Eye candy for “isolated connectivity” » Samir Husni, director of the Magazine Innovation Center at the University of Mississippi and a magazine consultant, calls publications like Kinfolk “eye candy magazines.”
“We are seeing a slew of these visually driven kind of publications — they warm your heart and make you feel good,” Husni says. “It’s fluffy, a marshmallow.”
Husni says the omnipresence of digital media is creating a yearning for escape from the unending information tsunami.
“We are bombarded by information, by folks telling us to do this, do that and how to do it,” he says. “We want to relax, grab a glass of wine and a magazine like [Kinfolk] and flip through it. It’s a me-time magazine. You don’t need to think or respond.”
Kinfolk, with its distribution through stores that share its aesthetics, such as Williams-Sonoma and Anthropologie, is a genius magazine approach, Husni says.
The idea, at least, of informal face-to-face gatherings appeals to what Husni calls the “isolated-connectivity generation” that’s digitally interacting with thousands of people through social media — but in reality is physically isolated in front of an electronic screen. “We are so constantly connected to others, yet we want to be by ourselves when we do it,” he says.
By retiring alone to a comfortable chair — or a wooded grove — with a hard copy of Kinfolk and an iPad, the so-called “I-C Gen” can page through the fantasy of face-to-face community, while remaining linked to a digital world.
When discussing the world of magazine publishing, it’s always a good idea to check in with Samir Husni. Known as Mr. Magazine™, Samir A. Husni, Ph.D. is the founder and director of the Magazine Innovation Center at the University of Mississippi’s Meek School of Journalism and New Media. He is also Professor and Hederman Lecturer at the School of Journalism. I checked in with Husni regarding Need to Know and he told me:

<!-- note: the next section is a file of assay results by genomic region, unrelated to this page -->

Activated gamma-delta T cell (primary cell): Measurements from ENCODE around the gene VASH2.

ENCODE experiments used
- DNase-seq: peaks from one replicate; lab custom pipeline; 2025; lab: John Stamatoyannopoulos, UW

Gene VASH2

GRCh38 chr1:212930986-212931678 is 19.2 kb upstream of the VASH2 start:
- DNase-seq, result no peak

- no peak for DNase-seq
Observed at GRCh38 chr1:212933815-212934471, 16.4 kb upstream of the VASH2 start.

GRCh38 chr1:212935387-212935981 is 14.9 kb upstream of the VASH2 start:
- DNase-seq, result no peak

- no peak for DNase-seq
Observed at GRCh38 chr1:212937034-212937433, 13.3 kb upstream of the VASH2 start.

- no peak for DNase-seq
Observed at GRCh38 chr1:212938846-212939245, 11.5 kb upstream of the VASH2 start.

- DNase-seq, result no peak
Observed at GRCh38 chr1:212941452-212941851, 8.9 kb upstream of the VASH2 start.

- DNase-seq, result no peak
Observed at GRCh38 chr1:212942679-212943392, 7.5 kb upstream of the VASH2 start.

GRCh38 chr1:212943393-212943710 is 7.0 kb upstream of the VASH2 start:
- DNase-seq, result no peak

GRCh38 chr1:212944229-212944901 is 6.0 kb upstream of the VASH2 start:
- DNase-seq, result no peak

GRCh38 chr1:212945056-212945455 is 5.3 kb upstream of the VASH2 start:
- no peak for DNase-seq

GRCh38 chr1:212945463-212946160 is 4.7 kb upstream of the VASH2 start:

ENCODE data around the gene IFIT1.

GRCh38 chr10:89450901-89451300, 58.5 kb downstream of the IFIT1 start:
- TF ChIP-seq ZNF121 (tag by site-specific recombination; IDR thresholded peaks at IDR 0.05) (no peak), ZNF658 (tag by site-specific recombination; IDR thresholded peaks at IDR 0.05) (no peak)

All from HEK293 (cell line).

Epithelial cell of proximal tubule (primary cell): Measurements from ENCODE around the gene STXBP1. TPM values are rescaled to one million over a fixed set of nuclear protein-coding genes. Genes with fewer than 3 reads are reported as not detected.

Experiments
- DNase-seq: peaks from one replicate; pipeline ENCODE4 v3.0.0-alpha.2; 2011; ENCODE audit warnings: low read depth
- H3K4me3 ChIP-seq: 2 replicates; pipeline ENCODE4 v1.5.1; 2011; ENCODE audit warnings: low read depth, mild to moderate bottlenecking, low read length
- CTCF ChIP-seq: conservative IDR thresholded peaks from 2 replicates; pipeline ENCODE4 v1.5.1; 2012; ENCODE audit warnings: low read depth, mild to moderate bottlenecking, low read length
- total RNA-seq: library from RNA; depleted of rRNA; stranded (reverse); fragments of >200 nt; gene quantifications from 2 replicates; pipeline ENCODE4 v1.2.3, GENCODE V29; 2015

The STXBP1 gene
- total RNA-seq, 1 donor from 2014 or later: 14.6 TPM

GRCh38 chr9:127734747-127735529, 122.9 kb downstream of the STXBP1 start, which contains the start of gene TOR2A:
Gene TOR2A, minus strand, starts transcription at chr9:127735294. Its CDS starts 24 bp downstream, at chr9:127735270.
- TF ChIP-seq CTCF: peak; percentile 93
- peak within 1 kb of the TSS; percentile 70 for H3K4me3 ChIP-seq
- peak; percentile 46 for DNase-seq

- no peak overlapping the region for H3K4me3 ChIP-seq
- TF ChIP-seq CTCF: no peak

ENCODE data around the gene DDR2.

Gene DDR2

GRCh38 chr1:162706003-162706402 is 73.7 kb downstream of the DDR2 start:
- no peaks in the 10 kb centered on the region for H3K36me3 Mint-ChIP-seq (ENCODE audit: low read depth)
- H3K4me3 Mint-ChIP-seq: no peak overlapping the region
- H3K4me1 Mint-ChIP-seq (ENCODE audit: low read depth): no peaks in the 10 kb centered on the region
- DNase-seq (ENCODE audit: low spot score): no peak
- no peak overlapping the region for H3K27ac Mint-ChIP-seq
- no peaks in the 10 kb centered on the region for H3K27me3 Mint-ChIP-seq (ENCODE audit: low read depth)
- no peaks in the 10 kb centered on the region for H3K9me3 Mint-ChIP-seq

“I think as print changes from a disposable item to a collectable item more and more people are going to enjoy the ”experience making” of print. Magazines are much more than just content providers. They are experience makers. Unlike digital, you can feel their weight, see their real shape, feel their structure and hold the story from beginning to end in your hands. They were, are and will continue to be the best lap top, tablet ever invented… and the cheapest for that matter.”
Although the print world has not recovered from the 2008 financial meltdown, which was particularly tough on magazines in the shelter category, professor Samir Husni, who tracks new magazine launches at the Magazine Innovation Center at the University of Mississippi, said, “I don’t think it is a gamble at all; they’ve really tested this.”
My interview with Marc Smirnoff editor of the Oxford American and the response of David DiBenedetto editor of Garden & Gun were the subject of a blog on the Arkansas Times site.
Click here to read the Arkansas Times blog.
Samir Husni has been carrying on a well-publicized love affair for almost half a century. It’s one of his greatest passions, and he has no intention of quitting any time soon. Oddly enough, his wife knows about it and is completely cool with it.